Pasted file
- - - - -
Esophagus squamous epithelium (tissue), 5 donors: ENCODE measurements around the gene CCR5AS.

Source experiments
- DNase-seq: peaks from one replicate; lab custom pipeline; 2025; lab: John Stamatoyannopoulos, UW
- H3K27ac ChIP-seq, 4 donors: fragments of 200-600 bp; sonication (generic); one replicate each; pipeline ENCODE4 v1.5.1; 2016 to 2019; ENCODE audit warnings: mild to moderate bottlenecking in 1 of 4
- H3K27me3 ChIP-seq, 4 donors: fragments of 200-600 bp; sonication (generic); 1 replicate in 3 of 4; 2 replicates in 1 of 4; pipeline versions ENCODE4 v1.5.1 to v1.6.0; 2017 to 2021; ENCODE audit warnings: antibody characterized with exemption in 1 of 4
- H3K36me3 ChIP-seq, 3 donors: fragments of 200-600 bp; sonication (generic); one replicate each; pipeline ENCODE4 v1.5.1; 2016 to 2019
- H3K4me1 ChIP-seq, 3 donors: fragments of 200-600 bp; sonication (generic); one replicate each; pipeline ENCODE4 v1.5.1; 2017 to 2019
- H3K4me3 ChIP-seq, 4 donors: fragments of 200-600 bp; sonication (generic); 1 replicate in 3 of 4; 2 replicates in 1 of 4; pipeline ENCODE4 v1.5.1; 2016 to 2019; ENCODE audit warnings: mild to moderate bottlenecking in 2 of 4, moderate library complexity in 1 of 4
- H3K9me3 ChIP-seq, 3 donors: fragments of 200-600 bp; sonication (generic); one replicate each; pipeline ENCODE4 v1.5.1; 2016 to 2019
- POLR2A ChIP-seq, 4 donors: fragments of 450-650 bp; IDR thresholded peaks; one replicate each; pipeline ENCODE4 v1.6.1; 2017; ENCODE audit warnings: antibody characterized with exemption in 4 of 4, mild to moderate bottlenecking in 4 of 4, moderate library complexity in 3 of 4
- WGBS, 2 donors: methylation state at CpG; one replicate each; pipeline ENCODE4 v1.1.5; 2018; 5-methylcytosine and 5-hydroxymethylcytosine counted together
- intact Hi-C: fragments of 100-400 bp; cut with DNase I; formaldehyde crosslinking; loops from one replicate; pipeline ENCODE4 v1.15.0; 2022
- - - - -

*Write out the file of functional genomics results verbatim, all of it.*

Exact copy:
Esophagus squamous epithelium (tissue), 5 donors: ENCODE measurements around the gene CCR5AS.

Source experiments
- DNase-seq: peaks from one replicate; lab custom pipeline; 2025; lab: John Stamatoyannopoulos, UW
- H3K27ac ChIP-seq, 4 donors: fragments of 200-600 bp; sonication (generic); one replicate each; pipeline ENCODE4 v1.5.1; 2016 to 2019; ENCODE audit warnings: mild to moderate bottlenecking in 1 of 4
- H3K27me3 ChIP-seq, 4 donors: fragments of 200-600 bp; sonication (generic); 1 replicate in 3 of 4; 2 replicates in 1 of 4; pipeline versions ENCODE4 v1.5.1 to v1.6.0; 2017 to 2021; ENCODE audit warnings: antibody characterized with exemption in 1 of 4
- H3K36me3 ChIP-seq, 3 donors: fragments of 200-600 bp; sonication (generic); one replicate each; pipeline ENCODE4 v1.5.1; 2016 to 2019
- H3K4me1 ChIP-seq, 3 donors: fragments of 200-600 bp; sonication (generic); one replicate each; pipeline ENCODE4 v1.5.1; 2017 to 2019
- H3K4me3 ChIP-seq, 4 donors: fragments of 200-600 bp; sonication (generic); 1 replicate in 3 of 4; 2 replicates in 1 of 4; pipeline ENCODE4 v1.5.1; 2016 to 2019; ENCODE audit warnings: mild to moderate bottlenecking in 2 of 4, moderate library complexity in 1 of 4
- H3K9me3 ChIP-seq, 3 donors: fragments of 200-600 bp; sonication (generic); one replicate each; pipeline ENCODE4 v1.5.1; 2016 to 2019
- POLR2A ChIP-seq, 4 donors: fragments of 450-650 bp; IDR thresholded peaks; one replicate each; pipeline ENCODE4 v1.6.1; 2017; ENCODE audit warnings: antibody characterized with exemption in 4 of 4, mild to moderate bottlenecking in 4 of 4, moderate library complexity in 3 of 4
- WGBS, 2 donors: methylation state at CpG; one replicate each; pipeline ENCODE4 v1.1.5; 2018; 5-methylcytosine and 5-hydroxymethylcytosine counted together
- intact Hi-C: fragments of 100-400 bp; cut with DNase I; formaldehyde crosslinking; loops from one replicate; pipeline ENCODE4 v1.15.0; 2022